Special Reports
China Pollution Reaches American Skies

By Terence Chea
CBS News
July 29, 2006

Mount Tamalpais State Park, Calif. -- On a mountaintop overlooking the Pacific
Ocean, Steven Cliff collects evidence of an industrial revolution taking place
thousands of miles away.

The tiny, airborne particles Cliff gathers at an air-monitoring station just
north of San Francisco drifted over the ocean from coal- fired power plants,
smelters, dust storms and diesel trucks in China and other Asian countries.

Researchers say the environmental impact of China's breakneck economic growth is
being felt well beyond its borders. They worry that as China consumes more
fossil fuels to feed its energy-hungry economy, the U.S. could see a sharp
increase in trans-Pacific pollution that could affect human health, worsen air
quality and alter climate patterns.

"We're going to see increased particulate pollution from the expansion of China
for the foreseeable future," said Cliff, a research engineer at the University
of California, Davis.

He has monitoring stations on Mount Tamalpais, Donner Summit near Lake Tahoe,
and Mount Lassen in far Northern California. Those sites see little pollution
from local sources, and the composition of the dust particles matches that of
the Gobi Desert and other Asian sites, Cliff said.

About a third of the Asian pollution is dust, which is increasing due to drought
and deforestation, Cliff said. The rest is composed of sulfur, soot and trace
metals from the burning of coal, diesel and other fossil fuels.

Cliff is studying whether transported particulate matter could affect climate by
trapping heat, reflecting light or changing rainfall patterns.

Most air pollution in U.S. cities is generated locally, but that could change if
citizens in China, India and other developing nations adopt American-style
consumption patterns, researchers say.

"If they started driving cars and using electricity at the rate in the developed
world, the amount of pollution they generate will increase many, many times,"
said Tony Van Curen, a UC Davis researcher who works with Cliff.

The U.S. Environmental Protection Agency estimates that on certain days nearly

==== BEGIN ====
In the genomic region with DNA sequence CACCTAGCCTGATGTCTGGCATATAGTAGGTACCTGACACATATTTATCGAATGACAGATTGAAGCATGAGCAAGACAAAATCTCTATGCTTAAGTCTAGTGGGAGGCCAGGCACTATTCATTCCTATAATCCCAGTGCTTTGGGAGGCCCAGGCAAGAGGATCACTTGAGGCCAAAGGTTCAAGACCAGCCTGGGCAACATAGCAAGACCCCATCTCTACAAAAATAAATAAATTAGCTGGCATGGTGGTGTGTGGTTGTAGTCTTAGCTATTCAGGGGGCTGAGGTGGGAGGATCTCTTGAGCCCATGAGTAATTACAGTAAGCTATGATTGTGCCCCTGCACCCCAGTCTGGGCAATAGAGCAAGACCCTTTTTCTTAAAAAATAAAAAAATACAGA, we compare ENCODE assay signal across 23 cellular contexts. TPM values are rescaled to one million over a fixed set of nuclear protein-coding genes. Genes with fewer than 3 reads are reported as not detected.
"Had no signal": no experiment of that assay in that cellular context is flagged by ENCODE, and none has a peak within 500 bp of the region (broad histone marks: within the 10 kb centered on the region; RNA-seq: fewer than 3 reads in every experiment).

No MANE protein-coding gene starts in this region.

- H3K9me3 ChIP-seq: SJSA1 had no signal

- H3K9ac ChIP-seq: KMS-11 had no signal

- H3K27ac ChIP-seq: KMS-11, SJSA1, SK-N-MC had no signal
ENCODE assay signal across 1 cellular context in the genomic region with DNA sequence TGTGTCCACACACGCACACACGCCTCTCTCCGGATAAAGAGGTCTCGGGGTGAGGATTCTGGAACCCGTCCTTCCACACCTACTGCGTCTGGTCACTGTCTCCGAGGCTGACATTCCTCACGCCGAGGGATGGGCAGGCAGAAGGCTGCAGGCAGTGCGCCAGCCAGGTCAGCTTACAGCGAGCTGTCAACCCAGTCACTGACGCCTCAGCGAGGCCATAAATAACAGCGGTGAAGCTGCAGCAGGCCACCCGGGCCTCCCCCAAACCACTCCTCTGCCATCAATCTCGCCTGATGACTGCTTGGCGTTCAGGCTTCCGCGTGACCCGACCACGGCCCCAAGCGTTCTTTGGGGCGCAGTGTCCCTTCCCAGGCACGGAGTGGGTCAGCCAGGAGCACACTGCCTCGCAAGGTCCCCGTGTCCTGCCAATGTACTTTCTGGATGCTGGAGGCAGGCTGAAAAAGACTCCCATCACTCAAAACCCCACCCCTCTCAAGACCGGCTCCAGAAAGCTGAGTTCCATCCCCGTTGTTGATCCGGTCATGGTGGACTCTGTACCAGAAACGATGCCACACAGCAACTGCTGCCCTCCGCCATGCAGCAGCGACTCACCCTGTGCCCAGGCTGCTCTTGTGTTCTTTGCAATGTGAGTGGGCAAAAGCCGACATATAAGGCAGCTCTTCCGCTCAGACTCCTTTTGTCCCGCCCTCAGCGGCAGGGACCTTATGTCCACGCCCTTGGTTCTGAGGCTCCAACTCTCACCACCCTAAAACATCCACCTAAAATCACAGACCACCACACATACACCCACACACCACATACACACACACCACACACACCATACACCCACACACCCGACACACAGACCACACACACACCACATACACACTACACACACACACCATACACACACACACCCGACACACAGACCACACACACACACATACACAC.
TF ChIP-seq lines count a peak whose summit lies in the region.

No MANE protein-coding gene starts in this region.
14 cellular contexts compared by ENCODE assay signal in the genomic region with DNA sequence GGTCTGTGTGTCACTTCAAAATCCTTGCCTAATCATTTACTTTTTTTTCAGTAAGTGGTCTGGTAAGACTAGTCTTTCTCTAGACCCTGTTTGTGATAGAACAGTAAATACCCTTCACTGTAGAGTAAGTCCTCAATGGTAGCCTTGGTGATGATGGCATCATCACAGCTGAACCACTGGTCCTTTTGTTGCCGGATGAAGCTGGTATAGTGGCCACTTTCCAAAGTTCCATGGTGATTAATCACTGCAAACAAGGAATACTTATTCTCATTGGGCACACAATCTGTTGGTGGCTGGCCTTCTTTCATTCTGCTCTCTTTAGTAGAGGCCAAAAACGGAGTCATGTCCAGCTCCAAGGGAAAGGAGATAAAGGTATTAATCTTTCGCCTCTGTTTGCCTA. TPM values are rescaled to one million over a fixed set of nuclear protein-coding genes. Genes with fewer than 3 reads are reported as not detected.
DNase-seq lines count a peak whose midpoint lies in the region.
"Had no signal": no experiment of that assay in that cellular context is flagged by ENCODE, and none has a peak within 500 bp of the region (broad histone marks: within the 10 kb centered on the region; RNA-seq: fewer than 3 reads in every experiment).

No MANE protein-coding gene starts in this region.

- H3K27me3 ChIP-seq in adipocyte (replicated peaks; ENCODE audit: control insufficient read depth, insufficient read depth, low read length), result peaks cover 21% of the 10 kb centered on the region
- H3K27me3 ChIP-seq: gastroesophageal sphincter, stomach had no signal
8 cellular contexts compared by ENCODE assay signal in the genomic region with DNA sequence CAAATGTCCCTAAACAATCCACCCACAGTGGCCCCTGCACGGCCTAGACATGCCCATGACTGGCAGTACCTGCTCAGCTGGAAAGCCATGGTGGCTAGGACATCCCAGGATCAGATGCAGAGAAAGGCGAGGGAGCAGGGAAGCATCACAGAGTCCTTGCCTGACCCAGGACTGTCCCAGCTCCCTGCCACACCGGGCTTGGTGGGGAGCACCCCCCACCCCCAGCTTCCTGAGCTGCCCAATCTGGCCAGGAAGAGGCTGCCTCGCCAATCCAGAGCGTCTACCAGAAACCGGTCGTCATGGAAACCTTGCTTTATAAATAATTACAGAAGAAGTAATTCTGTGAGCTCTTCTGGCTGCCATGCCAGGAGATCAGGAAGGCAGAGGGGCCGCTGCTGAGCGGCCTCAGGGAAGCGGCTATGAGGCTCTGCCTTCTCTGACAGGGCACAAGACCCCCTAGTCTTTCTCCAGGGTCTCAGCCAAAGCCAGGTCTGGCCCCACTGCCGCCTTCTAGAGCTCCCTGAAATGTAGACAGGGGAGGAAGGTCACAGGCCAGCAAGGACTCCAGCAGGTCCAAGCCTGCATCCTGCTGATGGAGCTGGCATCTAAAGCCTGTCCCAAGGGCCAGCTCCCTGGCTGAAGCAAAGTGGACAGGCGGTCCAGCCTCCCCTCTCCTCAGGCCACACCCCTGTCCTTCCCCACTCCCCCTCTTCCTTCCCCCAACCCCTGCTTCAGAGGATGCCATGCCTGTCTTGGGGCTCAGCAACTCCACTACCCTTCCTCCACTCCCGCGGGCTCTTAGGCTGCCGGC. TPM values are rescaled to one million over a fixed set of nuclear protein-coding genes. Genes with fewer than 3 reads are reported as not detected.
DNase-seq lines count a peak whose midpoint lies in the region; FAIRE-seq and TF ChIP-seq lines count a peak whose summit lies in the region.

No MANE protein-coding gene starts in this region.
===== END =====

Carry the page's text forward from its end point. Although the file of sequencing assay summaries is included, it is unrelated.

25 percent of the particulate matter in the skies above Los Angeles can be
traced to China. Some experts predict China could one day account for a third of
all California's air pollution.

Dan Jaffe, an atmospheric scientist at the University of Washington, said he has
detected ozone, carbon monoxide, mercury and particulate matter from Asia at
monitoring sites on Mount Bachelor in Oregon and Cheeka Peak in Washington state.

"There is some amount of the pollution in the air we breathe coming from halfway
around the world," Jaffe said. "There ultimately is no 'away.' There is no place
where you can put away your pollution anymore."

China's environmental problems are severe and getting worse. Nearly 30 years of
relentless industrial expansion has fouled the country's rivers, lakes, forests,
farmland and skies.

The World Bank estimates that 16 of the world's 20 most polluted cities are in
China, and air pollution is blamed for about 400,000 premature deaths there each year.

Coal-fired power plants supply two-thirds of China's energy and are its biggest
source of air pollution. Already the world's largest producer and consumer of
coal, China on average builds a new coal- fired power plant every week.
Meanwhile, car ownership is soaring as the country's economy grows about 10
percent a year, contributing carbon dioxide and other greenhouse gases linked to
global warming.

If current trends continue, China will surpass the U.S. as the world's largest
emitter of greenhouse gases in the next decade, said Barbara Finamore, who heads
the Natural Resources Defense Council's China Clean Energy program, which is
helping the country boost its energy efficiency.

"China's staggering economic growth is an environmental time bomb that, unless
defused, threatens to convulse the entire planet regardless of progress in all
other nations," Finamore said.

Even Chinese environmental officials warn that pollution levels could quadruple
over the next 15 years if the country doesn't curb energy use and emissions.
Beijing plans to spend $162 billion on environmental cleanup over the next five
years, but the scale of the country's pollution problems is immense.

"When you look at China's population growth and industrial growth, it's hard to
imagine how air quality could improve in the near future," said Ruby Leung, a
researcher at the Energy Department's Pacific Northwest National Laboratory in
Richland, Wash., which collaborates with Chinese government scientists on
atmospheric research.

Earlier this year, Leung and her colleagues published a study that found
particulate pollution has darkened China's skies over the past 50 years by
absorbing and deflecting the sun's rays.

China's pollution also regularly dirties the air in neighboring South Korea and
Japan, but until recently researchers didn't think it had much effect on North America.

U.S. scientists have recently found that Asian pollution is consistently
transported across the Pacific on air currents. It can take anywhere from five
days to two weeks for particles to cross the ocean.


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